1. Ban All Distractions and Interruptions
Take your team meetings off site and off line. Get away from the distractions, disruptions, interruptions, or black holes of work that folks somehow get sucked into on the bathroom breaks. The technology rules for our off-site planning meetings don’t totally eliminate technology. Everyone brings their computer, because we work off of centralized Google docs throughout the meeting. However, everyone takes a pledge to shut down their email, Gchat, social media sites, texts, etc. Phones are stored away and out of sight. We all hold each other accountable. No interruptions. Period.
2. Begin with the End in Mind
Thank you, Ken Blanchard. Have a very clear agenda and a meeting cadence that provides a structure you can use anytime. If people know that your meeting will have a structured agenda that guarantees results, they are less likely to feel like their time will be wasted. We use a structure that comes from EOS, combined with resources from Patrick Lencioni’s “Five Dysfunctions of a Team” and some awesome tools from Gazelles.
3. Have a Skilled and Credible Facilitator
Without a leader, your meeting could very easily go completely off the rails. Find someone who can keep things running smoothly and make sure everyone involved gets what they need out of it. Someone from your executive or leadership team is a great choice. Give them permission to keep the meeting on track, and make sure they know how to manage effectively to the agenda.
4. Keep an Idea Parking Lot
Collect discussion topics throughout the day and keep them on a list so your meeting doesn’t disappear down a rabbit hole. We call this list a “parking lot.” Leave several hours open in your agenda to then focus on that list. Be sure to define the issue you are trying to solve before you start and then have everyone in the room vote for their top 3-5 topics so you can prioritize the list. This way, you are addressing issues important to the whole group, not just the issues that come up first or from the loudest voices.
5. Don’t Walk Out Without Defining What Comes Next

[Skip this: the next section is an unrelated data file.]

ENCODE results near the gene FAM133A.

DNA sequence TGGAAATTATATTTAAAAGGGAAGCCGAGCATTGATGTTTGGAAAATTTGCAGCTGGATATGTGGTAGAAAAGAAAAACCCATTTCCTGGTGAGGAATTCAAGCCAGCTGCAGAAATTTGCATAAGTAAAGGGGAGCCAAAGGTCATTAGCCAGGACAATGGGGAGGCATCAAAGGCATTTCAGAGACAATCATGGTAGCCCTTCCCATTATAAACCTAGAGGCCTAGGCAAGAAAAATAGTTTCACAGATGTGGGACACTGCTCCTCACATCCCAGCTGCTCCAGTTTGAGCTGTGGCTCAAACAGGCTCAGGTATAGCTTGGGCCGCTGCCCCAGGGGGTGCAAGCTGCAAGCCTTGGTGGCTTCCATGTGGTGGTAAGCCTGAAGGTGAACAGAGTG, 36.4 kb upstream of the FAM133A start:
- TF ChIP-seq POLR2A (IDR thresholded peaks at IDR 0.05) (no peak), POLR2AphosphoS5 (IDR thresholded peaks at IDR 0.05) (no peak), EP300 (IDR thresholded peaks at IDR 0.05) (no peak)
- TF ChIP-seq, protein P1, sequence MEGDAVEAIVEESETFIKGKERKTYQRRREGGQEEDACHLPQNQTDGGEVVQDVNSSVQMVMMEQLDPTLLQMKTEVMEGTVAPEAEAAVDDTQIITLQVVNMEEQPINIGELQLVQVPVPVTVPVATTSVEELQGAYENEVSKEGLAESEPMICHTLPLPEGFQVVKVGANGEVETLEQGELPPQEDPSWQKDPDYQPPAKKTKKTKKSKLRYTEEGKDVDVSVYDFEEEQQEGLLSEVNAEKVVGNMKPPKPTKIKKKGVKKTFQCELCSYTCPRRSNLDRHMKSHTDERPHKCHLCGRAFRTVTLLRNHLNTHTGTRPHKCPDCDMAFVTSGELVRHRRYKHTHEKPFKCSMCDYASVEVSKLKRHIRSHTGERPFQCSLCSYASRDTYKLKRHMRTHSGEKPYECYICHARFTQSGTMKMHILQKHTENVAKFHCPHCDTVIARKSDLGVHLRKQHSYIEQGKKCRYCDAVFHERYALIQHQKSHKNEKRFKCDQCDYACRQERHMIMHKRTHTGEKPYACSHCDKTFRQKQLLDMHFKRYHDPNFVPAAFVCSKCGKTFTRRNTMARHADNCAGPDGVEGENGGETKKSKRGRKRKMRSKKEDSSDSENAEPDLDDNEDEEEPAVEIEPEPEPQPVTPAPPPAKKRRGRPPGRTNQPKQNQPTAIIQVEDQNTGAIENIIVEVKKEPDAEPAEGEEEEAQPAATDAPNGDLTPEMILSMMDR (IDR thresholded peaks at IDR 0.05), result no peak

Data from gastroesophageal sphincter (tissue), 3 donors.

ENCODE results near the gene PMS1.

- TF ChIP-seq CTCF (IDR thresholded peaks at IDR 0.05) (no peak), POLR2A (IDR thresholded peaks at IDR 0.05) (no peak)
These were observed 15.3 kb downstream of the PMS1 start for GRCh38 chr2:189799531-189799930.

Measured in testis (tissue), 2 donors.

Take notes, and clearly define to do’s and next steps. Make sure each one has one owner and a clear timeline for completion. If it’s too complex for one person to easily handle alone, make sure someone at least takes ownership of creating the milestones toward completion and possibly even delegating those milestones to the right owners.
6. Create Space for Team Building
Schedule time on your agenda for two types of team engagement: one to get to know each other better as people, and one to provide professional feedback to others on your team. Make sure you allow time for fun, as well. If you can stay focused when you need to in order to keep the meeting moving, you can allow the occasional break for jokes, laughter, and sharing stories. This is important as it breaks the tension and builds relationships. And a full day dominated by one meeting might make some members of your team lose their minds otherwise.
Meetings Are Annoying—So Make Them Work for You
Understand that effective meetings take time to plan if you intend to execute them efficiently and effectively. The immediate reaction may be that the cost of taking your staff away from the work for a full day is high, but I argue that the cost of not having these meetings from time to time (for us, doing it on a quarterly basis seems to work well) is much higher in the long run. Efficiencies that come from spending time together to talk through the important issues and plan for the future are more than worth the investment.